In contrast with a universal burdened with an often unstated particularity we have the common as that which is common to all and particular to none.

Okay, what does this has to do with the commodity? Here one only has to think of Part One of Capital.  Value can only be expressed in relation. This is the point of all those formulations about linen and coats. As Marx writes, "The value of linen as a congealed mass of human labour can be expressed only as an 'objectivity' [Geganständlichkeit], a thing which is materially different from linen itself and yet common to the linen and other commodities." 

There are a lot of jokes, and memes, about the laborious process Marx goes through to show two things: first, that the value of a commodity cannot be shown through itself, a coat is worth a coat is tautology, and that the value any commodity can be expressed through any other commodity. As much as this section seems to go on a bit too long, and with unnecessary precision, its fundamental point, a point that comes out in relation to Spinoza, is worth stressing, and that is that the common, the relational is there even at the heart of capitalism. In capitalism commodities relate even if we remain isolated as subjects of freedom, equality, and Bentham.

This brings us back to Pascucci's point, that the difference between the commodity and the common notion is that while the common notion is common to all and in the part and the whole, both my shin and the end table (or whatever I ran into) have extension and mass, value of the commodity is not common to all materially, but is abstracted from it. This abstraction underscores the brief, all too brief discussion of money that takes place in Capital between the general form of value and the famous section of commodity fetishism. Money is of course the general equivalent, it is why we do not go around expressing the value coats, tea, and corn, in the form of linen. Money is the materialization of the abstract idea. As Balibar writes in his little book on Marx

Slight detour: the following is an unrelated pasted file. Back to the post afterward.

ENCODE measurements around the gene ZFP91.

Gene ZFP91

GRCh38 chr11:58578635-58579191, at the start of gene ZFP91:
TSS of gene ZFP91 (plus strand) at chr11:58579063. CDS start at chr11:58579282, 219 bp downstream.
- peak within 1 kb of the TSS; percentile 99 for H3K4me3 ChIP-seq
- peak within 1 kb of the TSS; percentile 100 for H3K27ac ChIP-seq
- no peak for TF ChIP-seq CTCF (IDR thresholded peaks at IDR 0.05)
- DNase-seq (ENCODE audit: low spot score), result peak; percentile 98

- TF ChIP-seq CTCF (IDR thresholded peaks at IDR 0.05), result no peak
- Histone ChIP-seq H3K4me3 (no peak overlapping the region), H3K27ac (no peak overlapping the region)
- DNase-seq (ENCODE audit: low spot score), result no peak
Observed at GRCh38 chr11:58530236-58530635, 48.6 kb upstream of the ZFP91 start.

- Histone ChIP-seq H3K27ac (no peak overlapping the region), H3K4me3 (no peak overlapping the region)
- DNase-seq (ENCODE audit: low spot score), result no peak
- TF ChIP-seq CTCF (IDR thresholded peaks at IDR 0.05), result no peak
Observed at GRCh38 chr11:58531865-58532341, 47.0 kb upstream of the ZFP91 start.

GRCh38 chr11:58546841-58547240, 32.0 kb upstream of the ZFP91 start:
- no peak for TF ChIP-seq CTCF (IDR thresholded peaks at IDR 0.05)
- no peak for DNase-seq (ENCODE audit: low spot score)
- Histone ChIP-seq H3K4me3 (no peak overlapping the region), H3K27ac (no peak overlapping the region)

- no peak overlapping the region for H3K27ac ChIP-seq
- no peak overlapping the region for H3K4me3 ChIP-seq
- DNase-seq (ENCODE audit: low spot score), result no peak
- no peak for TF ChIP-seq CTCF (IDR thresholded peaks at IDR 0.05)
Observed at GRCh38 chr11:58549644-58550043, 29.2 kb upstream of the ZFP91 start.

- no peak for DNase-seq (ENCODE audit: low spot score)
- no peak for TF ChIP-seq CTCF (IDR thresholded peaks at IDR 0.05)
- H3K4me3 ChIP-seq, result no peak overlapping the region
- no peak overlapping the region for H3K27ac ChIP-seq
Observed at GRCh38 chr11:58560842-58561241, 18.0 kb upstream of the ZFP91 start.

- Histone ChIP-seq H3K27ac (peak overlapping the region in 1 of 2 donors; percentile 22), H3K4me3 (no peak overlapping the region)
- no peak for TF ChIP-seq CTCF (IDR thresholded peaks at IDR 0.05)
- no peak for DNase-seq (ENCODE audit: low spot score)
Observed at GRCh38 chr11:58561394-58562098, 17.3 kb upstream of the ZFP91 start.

"Money is then constantly reproduced and preserved by its different economic uses (unit of account, means of payment, being hoarded or held in 'reserve' etc.) The other side of this materialization is, then, a process of constant idealization of the monetary material, since it serves immediately to express a universal form or an 'idea."

Here is the difference this difference makes. I often think of the opening section of Capital as Marx asking a question that we do not ask in daily life: how are two disparate and different commodities equivalent? We do not ask this question because it presents itself as already answered. Money is the answer. Money is the condition of the equivalence of the disparate and distinct. This is another reason as to why I think that Marx's commodity fetishism section covers the same problem as the Appendix to Part One of the Ethics. In other words, the common, the commonality of labor is obscured in the fetish of the money form. 

This is not a consideration, much less a review, of the entirety of Pascucci's book. I have not even gotten into the discussion of poverty and subjectivity, parts that I have some serious questions about, but her reflections on the common in Spinoza and Marx not only sheds light on a different commonality between the two, one that ultimately sheds light on the common itself.